Mariefred Charterhouse, sometimes referred to as Gripsholm Charterhouse, was a Carthusian monastery, or charterhouse. It was the only Carthusian monastery in Scandinavia, and one of the last monasteries established in Sweden before the Reformation.
The establishment of a Carthusian monastery in Sweden was brought about by the efforts of Jakob Ulvsson, Archbishop of Uppsala, and Kort Rogge, Bishop of Strängnäs, who in 1493 persuaded Sten Sture the elder, Regent of Sweden, to have the monks Fikke Dyssin and Johannes Sanderi together with two lay brothers sent from the Marienehe Charterhouse near Rostock to Sweden for a meeting with the riksrådet (Privy Council of Sweden). Later that year Sten Sture enfeoffed the Carthusians with the Gripsholm estate in Selebo härad in Södermanland and in 1502 gave them other lands round about.
The monastery was built on the high ground where Mariefred church now stands, built on the charterhouse ruins in the 1620s, close to Gripsholm Castle. The monastery church was dedicated on 15 February 1504.
Mariefred Charterhouse was short-lived: in 1526 it was one of the first monasteries secularised by Gustav Vasa. In December 1525 he claimed its assets from the heirs of Sten Sture the Elder, who had given the estate to the monastery on the condition that it should pass to the right heirs of the monastery if it were ever wound up. This claim was legitimated by the Privy Council in January 1526.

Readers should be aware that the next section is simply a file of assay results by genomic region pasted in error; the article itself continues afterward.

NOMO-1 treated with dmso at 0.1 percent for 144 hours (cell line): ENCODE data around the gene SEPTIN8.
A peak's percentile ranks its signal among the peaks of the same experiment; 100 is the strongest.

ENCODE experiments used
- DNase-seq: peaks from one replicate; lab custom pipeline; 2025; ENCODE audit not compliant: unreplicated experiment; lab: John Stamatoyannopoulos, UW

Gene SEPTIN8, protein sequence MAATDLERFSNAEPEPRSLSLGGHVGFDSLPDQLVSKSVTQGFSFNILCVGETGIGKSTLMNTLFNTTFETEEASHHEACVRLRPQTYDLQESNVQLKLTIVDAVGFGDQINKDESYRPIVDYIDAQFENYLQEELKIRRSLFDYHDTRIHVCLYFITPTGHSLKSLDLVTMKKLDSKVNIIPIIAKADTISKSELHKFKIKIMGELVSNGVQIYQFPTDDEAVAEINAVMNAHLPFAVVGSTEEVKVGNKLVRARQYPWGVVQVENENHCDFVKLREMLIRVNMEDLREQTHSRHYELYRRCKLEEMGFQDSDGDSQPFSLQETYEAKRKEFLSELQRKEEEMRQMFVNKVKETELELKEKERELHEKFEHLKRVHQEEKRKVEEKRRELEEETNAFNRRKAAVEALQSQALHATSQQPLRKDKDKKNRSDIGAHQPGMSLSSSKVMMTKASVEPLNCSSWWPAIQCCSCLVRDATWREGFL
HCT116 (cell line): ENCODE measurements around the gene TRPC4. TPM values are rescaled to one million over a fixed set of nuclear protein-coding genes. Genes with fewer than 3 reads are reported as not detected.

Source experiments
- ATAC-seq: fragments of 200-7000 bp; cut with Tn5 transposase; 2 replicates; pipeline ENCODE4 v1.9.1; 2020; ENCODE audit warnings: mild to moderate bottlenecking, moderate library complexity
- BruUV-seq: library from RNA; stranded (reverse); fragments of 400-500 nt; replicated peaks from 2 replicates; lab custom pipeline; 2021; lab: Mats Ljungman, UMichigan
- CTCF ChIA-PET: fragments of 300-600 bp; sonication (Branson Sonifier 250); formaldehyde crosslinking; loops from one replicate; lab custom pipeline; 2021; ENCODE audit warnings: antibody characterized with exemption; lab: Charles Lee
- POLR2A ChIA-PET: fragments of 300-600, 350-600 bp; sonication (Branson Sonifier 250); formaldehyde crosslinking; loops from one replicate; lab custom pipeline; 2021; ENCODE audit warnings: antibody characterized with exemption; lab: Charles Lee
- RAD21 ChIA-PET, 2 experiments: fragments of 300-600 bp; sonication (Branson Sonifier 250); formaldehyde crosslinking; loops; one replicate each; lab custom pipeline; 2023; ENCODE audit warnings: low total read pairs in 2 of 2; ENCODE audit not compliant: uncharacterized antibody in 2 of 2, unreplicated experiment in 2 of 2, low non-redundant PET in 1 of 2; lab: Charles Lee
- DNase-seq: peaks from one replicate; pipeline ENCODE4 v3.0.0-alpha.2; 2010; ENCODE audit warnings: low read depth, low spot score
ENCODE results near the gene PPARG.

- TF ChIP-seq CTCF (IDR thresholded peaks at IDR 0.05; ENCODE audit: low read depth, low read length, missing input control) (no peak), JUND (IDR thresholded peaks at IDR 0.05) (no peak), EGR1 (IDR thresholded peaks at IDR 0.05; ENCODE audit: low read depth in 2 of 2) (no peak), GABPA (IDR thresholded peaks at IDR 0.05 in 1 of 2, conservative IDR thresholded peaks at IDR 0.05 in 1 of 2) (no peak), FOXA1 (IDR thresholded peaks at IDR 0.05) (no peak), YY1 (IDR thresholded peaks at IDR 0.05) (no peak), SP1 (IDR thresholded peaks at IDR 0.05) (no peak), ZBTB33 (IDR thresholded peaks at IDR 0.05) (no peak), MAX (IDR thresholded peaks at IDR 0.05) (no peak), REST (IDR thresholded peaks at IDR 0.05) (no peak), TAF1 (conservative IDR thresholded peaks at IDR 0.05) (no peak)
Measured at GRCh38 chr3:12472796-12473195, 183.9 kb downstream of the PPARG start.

Virtually no trace of the monastic buildings now remains above ground: Gustav Vasa had them dismantled for the construction of Gripsholm Castle. A cellar and a few traces of walls have been discovered to the south of the church. A small collection of stones discovered during excavations in the monastery grounds, is in the current Mariefred church tower.References:
Narikala is an ancient fortress overlooking Tbilisi, the capital of Georgia, and the Kura River. The fortress consists of two walled sections on a steep hill between the sulphur baths and the botanical gardens of Tbilisi. On the lower court there is the recently restored St Nicholas church. Newly built in 1996–1997, it replaces the original 13th-century church that was destroyed in a fire. The new church is of 'prescribed cross' type, having doors on three sides. The internal part of the church is decorated with the frescos showing scenes both from the Bible and history of Georgia.
The fortress was established in the 4th century and it was a Persian citadel. It was considerably expanded by the Umayyads in the 7th century and later, by king David the Builder (1089–1125). Most of extant fortifications date from the 16th and 17th centuries. In 1827, parts of the fortress were damaged by an earthquake and demolished.